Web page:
A Bitter Truth About Our Education System

by | Jun 22, 2017

Traveling with a purpose brings lots of learning and this time our purpose was to know Ladakh better through the of lens design thinking. I would like to share some learning from the workshop. The design thinking framework is a sense-idea-prototype-test approach to bottom-up design. You can learn more about it here. We fellows were divided into 6 groups and studied livelihood, education and healthcare system of Ladakh over a 3 day period.

I was a part of the education group. We visited public and private schools, as well as monasteries of Ladakh and interacted with principals, monks, students, teachers and many parents to understand the education system of the area. We found something very common with other parts of India and this is indeed a bitter truth. The preference of private over public schools by parents for their children’s education was unaltered. It is well known to all of us that nowadays only those parents send their kids to public schools who cannot afford to pay the high fee of private schools. Personalized care and setup conducive to learning were the top reasons that emerged when we spoke to several parents about this. Government is spending so much of money every year in the name of education but the quality of education is still not up to the mark comparing to private schools, while private schools are charging high fees and the victims are only low income group parents and their children.

But, where is the solution? We asked this question to Sonam Wangchuk, renowned educationist, on our prototyping day and he answered it very simply with the example of education system of Bhutan. The entire education system in Bhutan has been improved when the king Jigme Singye Wangchuk decided to send his kids to a government school. A single school was improved and eventually other schools followed it as a model and over the few years the entire system has improved.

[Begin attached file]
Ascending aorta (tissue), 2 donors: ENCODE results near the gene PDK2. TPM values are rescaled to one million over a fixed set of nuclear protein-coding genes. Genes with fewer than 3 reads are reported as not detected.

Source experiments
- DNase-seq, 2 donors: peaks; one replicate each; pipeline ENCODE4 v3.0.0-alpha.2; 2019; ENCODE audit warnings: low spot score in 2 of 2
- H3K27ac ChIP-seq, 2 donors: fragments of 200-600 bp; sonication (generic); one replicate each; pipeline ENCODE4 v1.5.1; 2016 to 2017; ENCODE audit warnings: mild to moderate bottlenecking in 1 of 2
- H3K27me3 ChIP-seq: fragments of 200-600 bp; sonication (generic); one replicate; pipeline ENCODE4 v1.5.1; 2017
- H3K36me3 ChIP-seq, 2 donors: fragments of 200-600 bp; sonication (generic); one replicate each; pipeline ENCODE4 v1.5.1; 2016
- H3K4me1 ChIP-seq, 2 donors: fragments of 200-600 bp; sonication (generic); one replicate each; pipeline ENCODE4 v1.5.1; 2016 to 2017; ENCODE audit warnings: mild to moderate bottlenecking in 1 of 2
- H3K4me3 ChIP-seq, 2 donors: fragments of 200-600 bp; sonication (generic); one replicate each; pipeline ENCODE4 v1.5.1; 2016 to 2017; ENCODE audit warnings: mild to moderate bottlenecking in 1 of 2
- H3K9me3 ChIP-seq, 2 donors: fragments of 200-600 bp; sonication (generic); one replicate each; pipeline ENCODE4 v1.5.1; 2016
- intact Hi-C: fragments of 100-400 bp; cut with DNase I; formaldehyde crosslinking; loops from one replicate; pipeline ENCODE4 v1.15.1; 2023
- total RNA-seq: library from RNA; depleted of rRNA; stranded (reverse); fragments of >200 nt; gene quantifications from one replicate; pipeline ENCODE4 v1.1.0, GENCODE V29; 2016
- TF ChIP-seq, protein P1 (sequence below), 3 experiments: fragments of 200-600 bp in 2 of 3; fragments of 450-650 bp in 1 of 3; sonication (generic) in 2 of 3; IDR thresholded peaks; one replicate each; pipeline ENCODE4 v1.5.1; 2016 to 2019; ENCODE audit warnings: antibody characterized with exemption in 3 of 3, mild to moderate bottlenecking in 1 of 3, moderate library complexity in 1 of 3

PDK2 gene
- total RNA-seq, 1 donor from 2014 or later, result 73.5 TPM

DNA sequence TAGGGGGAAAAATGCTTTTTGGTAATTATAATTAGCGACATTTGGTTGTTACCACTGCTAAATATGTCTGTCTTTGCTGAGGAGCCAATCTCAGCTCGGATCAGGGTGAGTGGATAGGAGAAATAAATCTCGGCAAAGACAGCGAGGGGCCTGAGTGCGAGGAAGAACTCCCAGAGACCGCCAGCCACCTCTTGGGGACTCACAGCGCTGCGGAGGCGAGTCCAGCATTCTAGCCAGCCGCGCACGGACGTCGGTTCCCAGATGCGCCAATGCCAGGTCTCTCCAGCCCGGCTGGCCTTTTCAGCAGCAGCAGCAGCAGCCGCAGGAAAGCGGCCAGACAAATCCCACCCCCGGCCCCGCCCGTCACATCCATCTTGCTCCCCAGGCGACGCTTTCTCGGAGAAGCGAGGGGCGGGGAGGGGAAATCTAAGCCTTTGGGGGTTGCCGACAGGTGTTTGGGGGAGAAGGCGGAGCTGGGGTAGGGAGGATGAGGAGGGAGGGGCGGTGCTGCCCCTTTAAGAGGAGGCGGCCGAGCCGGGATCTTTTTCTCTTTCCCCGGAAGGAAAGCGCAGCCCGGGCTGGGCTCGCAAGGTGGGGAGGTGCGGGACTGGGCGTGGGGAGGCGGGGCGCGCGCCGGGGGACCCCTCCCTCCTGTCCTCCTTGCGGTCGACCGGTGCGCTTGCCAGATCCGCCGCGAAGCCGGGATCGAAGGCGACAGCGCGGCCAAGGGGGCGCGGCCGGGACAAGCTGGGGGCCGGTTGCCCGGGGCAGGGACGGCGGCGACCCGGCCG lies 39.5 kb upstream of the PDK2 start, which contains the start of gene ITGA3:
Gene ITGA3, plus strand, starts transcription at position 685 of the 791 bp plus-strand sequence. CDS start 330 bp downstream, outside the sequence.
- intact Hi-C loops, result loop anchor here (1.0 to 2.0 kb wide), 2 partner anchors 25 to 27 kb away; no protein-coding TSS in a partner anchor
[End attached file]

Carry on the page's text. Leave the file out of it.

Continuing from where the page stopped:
Few facts of Bhutan educational system are: until 1950s, the formal education available to Bhutanese students, except for private schools in Ha and Bumthang, was only in Buddhist monasteries. In the 1950s, several private schools and government schools were established. By the late 1950s, there were 29 government and 30 private primary schools in Bhutan. Schools were depending on Indian school textbooks and people generally came to India for Secondary education at that time. Eventually, the private schools were taken under government supervision to raise the quality of education provided (Source: Wikipedia).

I recently watched the movie Hindi Medium, happy to see that the movie also gave a similar message.

Perhaps creation of model schools then is a way forward? However, in a country like ours, which is more heterogeneous than our neighbor, will the approach work or remain in silos as isolated pockets of excellence. Do we not already have those examples?

Imagine an India where there will be one kind of schools only with one board, the problem of discrimination in scores among different boards will also be solved. Or is there any public-private partnership possibility here to improve the quality of our education system?

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